A MAP For Getting Well

"It's a lot cheaper and safer to help people pull it together, then toss them onto the street or into prison!" – Fred Smith, MAP founder

What you're seeing is "the look," Fred Smith explains. "The people on the sidewalk outside this building have survived some of the toughest lives imaginable."

It's lunchtime at St. Francis House on Boylston Street, the epicenter of downtown Boston. A large and regular crowd gathers for the breakfast and lunch that is served to about a thousand people, 365 days a year. Something self-described "not-for-long" homeless Tom, who stands in line, calls "the best life-support in town- free and delicious."

Smith knows that most people who pass by the gathering "get the creeps" and cross the street to keep their distance from a crowd accurately defined as "the down and out." For nearly three decades, The St. Francis House has offered food, shelter and rehabilitation to anyone who needs it. "The look" is the unfocused stare associated with the chronic battle fatigue of living in society's margins, an expression well-fed, housed and employed people often misunderstand. For fifteen years, Smith, and the staff he's developed see determination, not hostility, in "the look."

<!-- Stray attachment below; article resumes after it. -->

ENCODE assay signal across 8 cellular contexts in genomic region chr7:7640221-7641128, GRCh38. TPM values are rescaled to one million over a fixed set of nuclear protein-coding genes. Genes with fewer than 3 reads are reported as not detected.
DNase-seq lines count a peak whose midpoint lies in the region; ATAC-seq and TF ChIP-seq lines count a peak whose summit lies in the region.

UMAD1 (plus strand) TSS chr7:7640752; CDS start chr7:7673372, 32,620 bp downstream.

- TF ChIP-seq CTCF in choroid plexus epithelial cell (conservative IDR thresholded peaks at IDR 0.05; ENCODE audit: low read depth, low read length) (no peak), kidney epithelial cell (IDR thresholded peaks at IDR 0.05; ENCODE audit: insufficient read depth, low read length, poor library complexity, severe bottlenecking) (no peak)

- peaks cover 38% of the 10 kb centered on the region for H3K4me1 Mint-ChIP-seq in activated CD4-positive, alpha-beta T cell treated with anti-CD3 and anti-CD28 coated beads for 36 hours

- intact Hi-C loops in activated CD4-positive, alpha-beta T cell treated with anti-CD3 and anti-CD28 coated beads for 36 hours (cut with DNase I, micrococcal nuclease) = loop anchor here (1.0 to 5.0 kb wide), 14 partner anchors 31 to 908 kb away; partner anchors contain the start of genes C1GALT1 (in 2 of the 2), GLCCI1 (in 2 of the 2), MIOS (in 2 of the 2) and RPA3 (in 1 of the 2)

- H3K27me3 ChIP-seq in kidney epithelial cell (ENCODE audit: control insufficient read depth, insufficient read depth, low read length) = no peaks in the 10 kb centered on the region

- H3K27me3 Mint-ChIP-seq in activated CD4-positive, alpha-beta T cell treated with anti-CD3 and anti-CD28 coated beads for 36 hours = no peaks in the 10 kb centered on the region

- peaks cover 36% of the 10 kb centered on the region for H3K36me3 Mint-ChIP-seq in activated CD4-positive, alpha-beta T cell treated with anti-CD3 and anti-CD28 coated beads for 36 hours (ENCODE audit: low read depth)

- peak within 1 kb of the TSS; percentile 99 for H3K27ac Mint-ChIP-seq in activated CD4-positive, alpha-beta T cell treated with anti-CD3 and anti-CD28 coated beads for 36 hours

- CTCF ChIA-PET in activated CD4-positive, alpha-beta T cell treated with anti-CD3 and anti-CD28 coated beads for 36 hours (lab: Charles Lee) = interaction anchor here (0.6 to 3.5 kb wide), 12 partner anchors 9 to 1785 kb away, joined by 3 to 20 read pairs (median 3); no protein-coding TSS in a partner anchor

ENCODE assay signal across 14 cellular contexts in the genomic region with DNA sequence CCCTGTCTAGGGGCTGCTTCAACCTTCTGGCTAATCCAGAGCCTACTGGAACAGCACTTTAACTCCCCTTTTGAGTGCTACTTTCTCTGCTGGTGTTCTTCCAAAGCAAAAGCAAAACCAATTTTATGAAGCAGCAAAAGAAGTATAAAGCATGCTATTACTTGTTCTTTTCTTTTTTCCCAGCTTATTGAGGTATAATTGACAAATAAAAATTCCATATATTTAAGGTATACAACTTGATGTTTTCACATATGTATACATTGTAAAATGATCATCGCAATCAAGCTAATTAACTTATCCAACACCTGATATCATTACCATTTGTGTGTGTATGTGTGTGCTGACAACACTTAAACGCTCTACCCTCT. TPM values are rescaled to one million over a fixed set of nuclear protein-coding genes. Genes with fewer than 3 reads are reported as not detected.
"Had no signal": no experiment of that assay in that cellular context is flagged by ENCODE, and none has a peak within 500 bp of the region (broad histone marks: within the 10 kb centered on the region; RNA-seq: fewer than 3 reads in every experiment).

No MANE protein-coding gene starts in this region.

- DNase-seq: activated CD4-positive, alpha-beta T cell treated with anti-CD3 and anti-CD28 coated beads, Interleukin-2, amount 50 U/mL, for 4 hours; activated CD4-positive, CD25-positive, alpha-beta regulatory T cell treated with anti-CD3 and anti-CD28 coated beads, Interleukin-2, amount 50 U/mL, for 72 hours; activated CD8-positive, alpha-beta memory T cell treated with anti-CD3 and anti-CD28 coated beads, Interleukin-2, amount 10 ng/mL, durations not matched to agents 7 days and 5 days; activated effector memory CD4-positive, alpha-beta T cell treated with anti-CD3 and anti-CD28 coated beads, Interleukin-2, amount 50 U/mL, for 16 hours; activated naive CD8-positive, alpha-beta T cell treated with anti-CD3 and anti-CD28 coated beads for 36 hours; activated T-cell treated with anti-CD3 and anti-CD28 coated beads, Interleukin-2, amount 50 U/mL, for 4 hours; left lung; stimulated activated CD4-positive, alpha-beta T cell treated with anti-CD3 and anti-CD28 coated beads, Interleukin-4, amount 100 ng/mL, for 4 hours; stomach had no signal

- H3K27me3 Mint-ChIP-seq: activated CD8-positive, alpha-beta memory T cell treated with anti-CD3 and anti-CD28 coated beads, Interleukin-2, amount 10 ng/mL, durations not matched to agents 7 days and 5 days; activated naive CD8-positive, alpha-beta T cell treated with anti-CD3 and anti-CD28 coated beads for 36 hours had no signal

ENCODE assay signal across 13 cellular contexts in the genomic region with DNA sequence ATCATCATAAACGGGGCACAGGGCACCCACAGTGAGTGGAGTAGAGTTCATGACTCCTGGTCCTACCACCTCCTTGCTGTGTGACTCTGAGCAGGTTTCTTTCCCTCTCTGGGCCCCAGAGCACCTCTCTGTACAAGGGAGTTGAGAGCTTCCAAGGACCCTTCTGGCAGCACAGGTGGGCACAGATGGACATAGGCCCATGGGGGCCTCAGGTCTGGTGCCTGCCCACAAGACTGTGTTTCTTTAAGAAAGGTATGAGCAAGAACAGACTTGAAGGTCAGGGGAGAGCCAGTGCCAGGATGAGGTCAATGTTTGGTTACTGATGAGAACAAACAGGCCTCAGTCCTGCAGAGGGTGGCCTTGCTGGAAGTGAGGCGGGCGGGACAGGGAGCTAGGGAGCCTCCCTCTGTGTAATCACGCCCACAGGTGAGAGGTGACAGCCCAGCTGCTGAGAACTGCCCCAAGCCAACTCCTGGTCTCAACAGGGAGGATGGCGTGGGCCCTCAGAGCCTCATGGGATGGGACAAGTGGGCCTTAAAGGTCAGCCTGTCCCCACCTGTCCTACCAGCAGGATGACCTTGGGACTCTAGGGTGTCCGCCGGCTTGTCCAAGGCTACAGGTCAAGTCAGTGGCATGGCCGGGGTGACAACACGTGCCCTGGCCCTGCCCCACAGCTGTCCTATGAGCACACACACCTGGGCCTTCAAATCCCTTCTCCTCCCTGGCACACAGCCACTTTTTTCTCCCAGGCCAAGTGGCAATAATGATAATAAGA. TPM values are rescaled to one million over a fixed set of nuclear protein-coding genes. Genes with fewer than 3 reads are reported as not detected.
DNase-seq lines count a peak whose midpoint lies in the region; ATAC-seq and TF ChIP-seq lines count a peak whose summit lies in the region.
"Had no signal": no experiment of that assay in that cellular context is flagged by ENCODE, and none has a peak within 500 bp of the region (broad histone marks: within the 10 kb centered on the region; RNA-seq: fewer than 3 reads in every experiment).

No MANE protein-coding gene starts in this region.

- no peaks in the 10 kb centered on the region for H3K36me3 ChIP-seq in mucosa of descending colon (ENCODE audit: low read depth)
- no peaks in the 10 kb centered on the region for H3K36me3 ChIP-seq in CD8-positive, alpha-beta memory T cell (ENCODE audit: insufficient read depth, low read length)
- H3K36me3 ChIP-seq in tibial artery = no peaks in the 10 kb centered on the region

It doesn't take rocket science to know that almost anyone wants to make serious improvements on being out of work, out of money, out of home, out of prison, and outcast."

The stats on the Moving Ahead Program, or simply MAP, that Smith launched in 1995 are impressive. More than one thousand people who have experienced some combination of addiction, mental illness, prison or homelessness have graduated MAP's two-and-a-half-month long, five day a week classes on, as Smith puts it, "finding an alternate strategy to a life of fight or flight."

Most of the graduates are now employed and housed. The US Department of Housing and Urban Development is using MAP as a "best practices" model that's being duplicated in ten other states. It has a perpetual waiting list of at least one hundred people. Despite the success, Fred, and a lot of people who are in this line of work, can't grasp why society hasn't figured out, "It's a lot cheaper and safer to help people pull it together, then toss them onto the street or into prison!"

Coming Back from the Edge

It's early afternoon and ten people are seated around a conference table on the 4th floor of the St. Francis House with their pencils, navigating a document that oozes the style and structure of an SAT.

Far from it," says MAP instructor Chris Bundick. "It's an assessment of which parts of your personality are internal, and which are external; not strong or weak, not good or bad."

It's obvious from the atmosphere, the MAP students are intrigued, not bored.

It's not the usual series of questions that make you feel not smart, not educated, not worth the effort…" says Katy.